CALUMET, Iowa -- Florence (Dau) Rehder remembers being a 16-year-old and shaking in her shoes 71 years ago when she sat before the congregation at Zion United Church in Christ in Calumet and began playing piano.
"I had taken lessons for two years during junior high school," Rehder says with a smile. "I was certainly no professional."
Rehder sits down on Wednesday afternoon, playing a hymn to check the organ's volume, spending a few minutes playing before reflecting on her retirement from the position. She last played in November. The church honored her last Sunday with a reception that followed the regular worship service.
"I was given some recognition and then we had a reception," she says. "I thanked everyone for their support all these years."
The Calumet native was baptized and confirmed in this church, a couple of years before she began playing piano, taking her place to lead the church in music every third week, alternating with Mildred Abrahamson and Geraldine Bolt.
"The two other pianists wanted some younger stuff to be involved, so they talked me into it," Rehder says.
Following her graduation from Sutherland High School in 1949, the church pianist worked at a variety store in Sutherland for six months, then wed Dalton Rehder, who farmed northwest of Calumet. On Dec. 14 this year, they'll celebrate their 70th anniversary. They farmed for 40 years, raised three sons and moved to Paullina, Iowa, 29 years ago. And every Sunday, even after moving, they've driven 10 miles back "home" for Sunday worship services.
Florence, who sang in the children's choir at her church, where they wed, didn't sing or play for her own wedding. She'd have plenty of those opportunities over the next seven decades.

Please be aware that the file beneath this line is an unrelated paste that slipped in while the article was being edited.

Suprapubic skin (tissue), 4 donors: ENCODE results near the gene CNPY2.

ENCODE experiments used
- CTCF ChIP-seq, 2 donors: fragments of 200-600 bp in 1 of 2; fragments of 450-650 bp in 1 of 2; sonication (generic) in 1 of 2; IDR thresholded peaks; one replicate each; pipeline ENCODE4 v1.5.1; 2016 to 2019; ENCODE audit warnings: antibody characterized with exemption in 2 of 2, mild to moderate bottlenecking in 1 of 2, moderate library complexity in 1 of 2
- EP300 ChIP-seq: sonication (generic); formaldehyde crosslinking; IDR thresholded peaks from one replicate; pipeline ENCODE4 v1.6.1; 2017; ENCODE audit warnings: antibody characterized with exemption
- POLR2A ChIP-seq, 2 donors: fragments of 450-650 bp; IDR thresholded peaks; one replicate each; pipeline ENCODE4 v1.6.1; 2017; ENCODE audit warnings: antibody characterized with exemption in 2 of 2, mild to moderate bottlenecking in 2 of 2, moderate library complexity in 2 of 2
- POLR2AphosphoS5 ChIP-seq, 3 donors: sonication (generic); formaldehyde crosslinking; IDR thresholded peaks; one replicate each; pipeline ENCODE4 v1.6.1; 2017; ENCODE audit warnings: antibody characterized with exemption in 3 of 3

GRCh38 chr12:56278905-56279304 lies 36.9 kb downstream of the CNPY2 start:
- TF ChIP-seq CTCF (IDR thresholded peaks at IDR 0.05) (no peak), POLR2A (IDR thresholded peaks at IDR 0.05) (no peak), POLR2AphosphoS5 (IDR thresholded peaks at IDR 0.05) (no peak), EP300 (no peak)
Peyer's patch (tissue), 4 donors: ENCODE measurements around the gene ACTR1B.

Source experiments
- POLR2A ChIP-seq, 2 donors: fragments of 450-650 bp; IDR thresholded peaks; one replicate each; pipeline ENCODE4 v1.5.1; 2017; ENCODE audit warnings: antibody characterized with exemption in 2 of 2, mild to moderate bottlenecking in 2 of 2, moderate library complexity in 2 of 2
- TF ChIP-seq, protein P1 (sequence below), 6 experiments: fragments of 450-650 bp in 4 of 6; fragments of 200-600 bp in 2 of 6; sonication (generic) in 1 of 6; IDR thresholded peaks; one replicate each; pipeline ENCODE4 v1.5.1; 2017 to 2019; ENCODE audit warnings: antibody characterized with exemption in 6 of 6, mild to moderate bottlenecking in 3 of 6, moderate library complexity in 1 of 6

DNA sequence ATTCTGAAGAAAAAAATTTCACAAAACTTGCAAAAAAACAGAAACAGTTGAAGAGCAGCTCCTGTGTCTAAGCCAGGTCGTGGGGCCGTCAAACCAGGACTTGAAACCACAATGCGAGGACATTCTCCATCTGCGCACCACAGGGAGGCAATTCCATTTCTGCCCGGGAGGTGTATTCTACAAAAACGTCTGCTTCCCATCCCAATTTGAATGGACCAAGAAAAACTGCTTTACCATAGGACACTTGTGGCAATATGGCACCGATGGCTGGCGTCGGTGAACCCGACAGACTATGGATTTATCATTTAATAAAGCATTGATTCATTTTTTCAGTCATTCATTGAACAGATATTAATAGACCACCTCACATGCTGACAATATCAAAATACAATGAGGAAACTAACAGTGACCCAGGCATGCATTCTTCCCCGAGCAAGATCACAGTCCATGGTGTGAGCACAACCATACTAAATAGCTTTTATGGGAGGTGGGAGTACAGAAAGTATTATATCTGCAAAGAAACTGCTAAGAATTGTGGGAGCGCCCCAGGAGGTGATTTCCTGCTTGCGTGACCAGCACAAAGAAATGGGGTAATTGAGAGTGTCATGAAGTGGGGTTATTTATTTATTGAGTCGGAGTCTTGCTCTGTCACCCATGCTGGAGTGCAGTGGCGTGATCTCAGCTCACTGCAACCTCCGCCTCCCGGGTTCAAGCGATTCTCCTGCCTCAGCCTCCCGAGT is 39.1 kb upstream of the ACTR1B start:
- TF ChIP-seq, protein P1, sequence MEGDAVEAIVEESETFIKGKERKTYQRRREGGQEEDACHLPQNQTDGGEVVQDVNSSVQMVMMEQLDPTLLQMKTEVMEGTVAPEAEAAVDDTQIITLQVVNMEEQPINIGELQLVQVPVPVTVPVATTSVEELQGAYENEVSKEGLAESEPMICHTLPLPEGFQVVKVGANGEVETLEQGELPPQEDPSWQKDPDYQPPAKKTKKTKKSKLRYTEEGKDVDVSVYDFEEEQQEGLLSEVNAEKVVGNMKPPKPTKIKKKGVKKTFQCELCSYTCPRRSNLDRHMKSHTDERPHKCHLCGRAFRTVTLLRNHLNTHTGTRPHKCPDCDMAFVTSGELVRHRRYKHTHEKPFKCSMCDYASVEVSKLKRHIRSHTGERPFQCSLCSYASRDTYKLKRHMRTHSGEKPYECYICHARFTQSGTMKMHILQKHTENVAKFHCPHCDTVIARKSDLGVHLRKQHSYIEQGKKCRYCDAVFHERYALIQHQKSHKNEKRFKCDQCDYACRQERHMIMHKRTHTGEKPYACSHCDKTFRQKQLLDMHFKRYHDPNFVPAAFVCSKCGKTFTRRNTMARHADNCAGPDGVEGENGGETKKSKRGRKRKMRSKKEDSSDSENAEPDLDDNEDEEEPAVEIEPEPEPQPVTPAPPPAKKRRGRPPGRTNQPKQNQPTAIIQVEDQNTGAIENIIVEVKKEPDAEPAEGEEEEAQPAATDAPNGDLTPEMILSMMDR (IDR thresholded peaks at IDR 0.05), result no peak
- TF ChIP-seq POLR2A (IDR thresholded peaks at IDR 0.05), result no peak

"I might have taken a year or two off when our kids were little," she remembers. "And, for about 20 years I was the only organist after the other two (Mildred and Geraldine) passed away."
Cherie Friedrichsen, of Calumet, began playing piano several years ago and has now assumed the lead musical role in Rehder's retirement.
"In the past two months I've had Afib (atrial fibrillation) and decided it was time," she says, noting how she also suffered a pair of heart attacks in past years.
It's not as if she's sitting still, though. Florence, who is 87, joins Dalton, 90, in dancing once per week at Pearl Valley Care Center in Sutherland, entertaining residents as another longtime church organist, Verla Hibbing, of Paullina, plays. The dancing, though, isn't continuous. Florence giggles and says she and Dalton waltz or ballroom dance for one song and then rest for a song, and on and on.
Music has always been a part of her being. All three sons, she says, played in the band during school. Son Mark played some organ for his church in Florida for a few years. Son Matt, who farms the home place, took piano lessons.
"I have a piano, an organ and a keyboard at home," Florence says, setting up a punch line. "With all those, I should be really good!"
In reality, she says, it took lots and lots of practice to play the way she wished. Weddings were generally the toughest assignment as the organist often had to work on new music with a different soloist. It took time to match rhythms.
The instruments themselves also took some time to get to know. Rehder started on a piano and graduated to a Conn organ in the early 1950s. She remembered Mrs. Dugan from the Dugan Music Store in Orange City, Iowa, coming to the church to provide three lessons each to Rehder, Abrahamson and Boldt. In 1968, the church purchased the Lowrey electronic organ, the one that's still in service. Rehder played it for a while on Wednesday, offering tidbits on her favorites, standards such as "How Great Thou Art," and "Amazing Grace."
She says it's been fulfilling to play in the only church she and Dalton have ever known. The dancers stand in the back of the church, examining artifacts that point to its founding 127 years ago. Florence's grandfather, Ernest Horstman, helped establish this congregation, one she's been proud to serve since she was a teen.
"I was baptized here, confirmed here and married here," she says.
"We'll be buried here, too," Dalton says with a nod.
The longtime organist, who for years kept the place in song, looks around and surmises, "We have a nice church, here."